He pointed to the fact that Frankfurt Airport in Germany has more than 13,000 employees on staff to handle 60 million passengers, while the Atlanta airport moves more than 90 million per year with less than 1,000 employees on its payroll, despite having more than 50,000 people working at the airport for airlines and other companies.
Atlanta also relies less directly on planes than many of its competitors.
Atlanta's ratio of non-aviation revenues from sources like parking, concessions and office rentals is 63 percent, compared to the 50 percent average among North American airports, according to the study.
One key ingredient to that mix is low landing fees, which entice carriers and their passengers, who in turn park their cars at the airport and become customers at food and retail outlets.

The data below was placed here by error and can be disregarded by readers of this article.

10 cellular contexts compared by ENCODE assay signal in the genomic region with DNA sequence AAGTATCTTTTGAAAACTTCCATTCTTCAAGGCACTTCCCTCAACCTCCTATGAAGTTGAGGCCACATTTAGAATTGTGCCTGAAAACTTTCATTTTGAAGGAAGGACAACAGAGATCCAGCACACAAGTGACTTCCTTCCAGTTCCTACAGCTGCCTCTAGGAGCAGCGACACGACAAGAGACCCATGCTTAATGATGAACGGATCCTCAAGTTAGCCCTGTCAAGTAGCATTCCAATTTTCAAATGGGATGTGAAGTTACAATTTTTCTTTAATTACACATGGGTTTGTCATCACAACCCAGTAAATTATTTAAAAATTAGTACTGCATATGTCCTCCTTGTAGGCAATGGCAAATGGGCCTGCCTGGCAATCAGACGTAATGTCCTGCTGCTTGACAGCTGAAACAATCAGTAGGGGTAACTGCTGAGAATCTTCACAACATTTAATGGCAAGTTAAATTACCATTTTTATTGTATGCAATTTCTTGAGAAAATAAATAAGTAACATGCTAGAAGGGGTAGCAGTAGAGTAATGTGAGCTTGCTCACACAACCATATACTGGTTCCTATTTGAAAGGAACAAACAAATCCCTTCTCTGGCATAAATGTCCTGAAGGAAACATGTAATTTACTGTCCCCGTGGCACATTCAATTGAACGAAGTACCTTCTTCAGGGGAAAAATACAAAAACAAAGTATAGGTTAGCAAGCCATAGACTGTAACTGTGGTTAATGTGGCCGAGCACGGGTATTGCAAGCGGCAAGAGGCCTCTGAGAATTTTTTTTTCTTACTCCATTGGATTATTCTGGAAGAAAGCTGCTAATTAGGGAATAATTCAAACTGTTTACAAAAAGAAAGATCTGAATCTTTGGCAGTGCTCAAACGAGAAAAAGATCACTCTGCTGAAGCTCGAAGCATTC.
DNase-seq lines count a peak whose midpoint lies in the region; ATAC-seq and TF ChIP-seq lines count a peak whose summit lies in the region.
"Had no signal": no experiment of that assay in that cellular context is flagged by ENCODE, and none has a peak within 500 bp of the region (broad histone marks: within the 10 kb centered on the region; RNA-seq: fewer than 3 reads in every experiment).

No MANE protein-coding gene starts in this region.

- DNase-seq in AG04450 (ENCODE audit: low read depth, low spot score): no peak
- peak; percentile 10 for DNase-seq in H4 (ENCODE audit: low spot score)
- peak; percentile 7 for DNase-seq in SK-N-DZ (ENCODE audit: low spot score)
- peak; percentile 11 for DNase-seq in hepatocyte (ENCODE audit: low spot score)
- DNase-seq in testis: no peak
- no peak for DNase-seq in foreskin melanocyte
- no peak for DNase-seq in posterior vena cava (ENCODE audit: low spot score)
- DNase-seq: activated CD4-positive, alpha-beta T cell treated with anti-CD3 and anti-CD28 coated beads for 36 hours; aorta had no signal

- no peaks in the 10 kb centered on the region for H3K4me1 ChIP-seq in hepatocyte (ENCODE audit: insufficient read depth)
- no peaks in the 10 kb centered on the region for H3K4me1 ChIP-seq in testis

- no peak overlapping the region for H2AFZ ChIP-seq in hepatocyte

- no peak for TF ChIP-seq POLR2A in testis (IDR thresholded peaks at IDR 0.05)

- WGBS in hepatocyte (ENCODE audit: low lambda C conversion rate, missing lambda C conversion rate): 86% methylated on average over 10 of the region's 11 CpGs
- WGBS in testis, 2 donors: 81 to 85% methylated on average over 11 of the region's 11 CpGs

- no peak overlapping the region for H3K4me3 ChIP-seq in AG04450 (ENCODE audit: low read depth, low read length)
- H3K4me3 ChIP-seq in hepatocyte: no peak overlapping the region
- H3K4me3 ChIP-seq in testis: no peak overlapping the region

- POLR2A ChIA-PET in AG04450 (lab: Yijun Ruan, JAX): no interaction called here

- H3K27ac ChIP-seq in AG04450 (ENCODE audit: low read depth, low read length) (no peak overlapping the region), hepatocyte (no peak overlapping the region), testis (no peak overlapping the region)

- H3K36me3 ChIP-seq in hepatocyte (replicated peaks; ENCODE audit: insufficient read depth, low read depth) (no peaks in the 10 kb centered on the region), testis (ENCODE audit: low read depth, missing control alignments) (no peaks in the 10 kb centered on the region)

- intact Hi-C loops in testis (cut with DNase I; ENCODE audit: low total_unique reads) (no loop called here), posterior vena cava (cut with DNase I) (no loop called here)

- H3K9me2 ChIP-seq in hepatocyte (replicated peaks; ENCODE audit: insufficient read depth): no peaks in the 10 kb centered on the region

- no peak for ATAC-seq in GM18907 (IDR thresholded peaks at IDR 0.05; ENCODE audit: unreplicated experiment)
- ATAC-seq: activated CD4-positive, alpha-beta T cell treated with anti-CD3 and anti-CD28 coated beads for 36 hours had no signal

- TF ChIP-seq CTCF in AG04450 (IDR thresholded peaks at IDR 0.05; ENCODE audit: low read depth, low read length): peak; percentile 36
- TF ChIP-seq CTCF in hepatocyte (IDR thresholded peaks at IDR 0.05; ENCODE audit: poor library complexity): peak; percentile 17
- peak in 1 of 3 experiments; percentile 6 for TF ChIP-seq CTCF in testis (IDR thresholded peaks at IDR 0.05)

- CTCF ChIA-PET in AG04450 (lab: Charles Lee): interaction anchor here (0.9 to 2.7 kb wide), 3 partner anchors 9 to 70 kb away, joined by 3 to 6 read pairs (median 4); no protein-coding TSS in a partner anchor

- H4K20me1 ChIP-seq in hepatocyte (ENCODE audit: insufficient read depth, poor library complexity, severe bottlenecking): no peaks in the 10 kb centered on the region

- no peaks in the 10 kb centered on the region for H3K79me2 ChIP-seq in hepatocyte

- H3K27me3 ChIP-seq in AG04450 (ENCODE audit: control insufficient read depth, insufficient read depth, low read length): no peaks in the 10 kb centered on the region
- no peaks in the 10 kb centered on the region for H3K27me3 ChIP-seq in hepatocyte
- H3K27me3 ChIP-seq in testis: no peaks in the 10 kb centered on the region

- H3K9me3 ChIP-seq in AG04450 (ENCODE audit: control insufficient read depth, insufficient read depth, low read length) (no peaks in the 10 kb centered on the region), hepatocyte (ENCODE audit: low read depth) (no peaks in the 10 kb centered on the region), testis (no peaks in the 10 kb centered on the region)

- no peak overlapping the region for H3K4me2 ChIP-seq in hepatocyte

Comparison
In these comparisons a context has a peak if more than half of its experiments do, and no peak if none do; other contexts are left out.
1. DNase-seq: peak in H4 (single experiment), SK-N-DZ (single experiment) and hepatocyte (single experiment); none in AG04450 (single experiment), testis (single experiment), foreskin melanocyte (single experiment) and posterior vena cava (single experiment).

"Many of these things are managerial issues, how they set it up, and respond to customer demand," Dr. Oum said.
He added that the results don't seem tied to the type of ownership. It's less about whether the airports are public or private and more about how much flexibility the authorities have to respond to market demand. Atlanta's airport is a city entity but operates from its own independent fund.
Hartsfield-Jackson also was named most efficient among 77 North American airports with more than 15 million passengers, followed by Minneapolis-St. Paul International Airport and Charlotte Douglas International AIrport.
Among those with fewer than 15 million passengers, Oklahoma City World Airport reigned supreme, followed by Richmond International Airport in Virginia and Raleigh-Durham International Airport.
In Asia, Korean airports took the top two slots: Seoul-Gimpo International Airport followed by Incheon International Airport. Guam International Airport was No. 3 in the region.
In Europe, Copenhagen Kastrup International Airport was No. 1 among large airports, followed by Athens International Airport in Greece and Zurich Airport in Switzerland.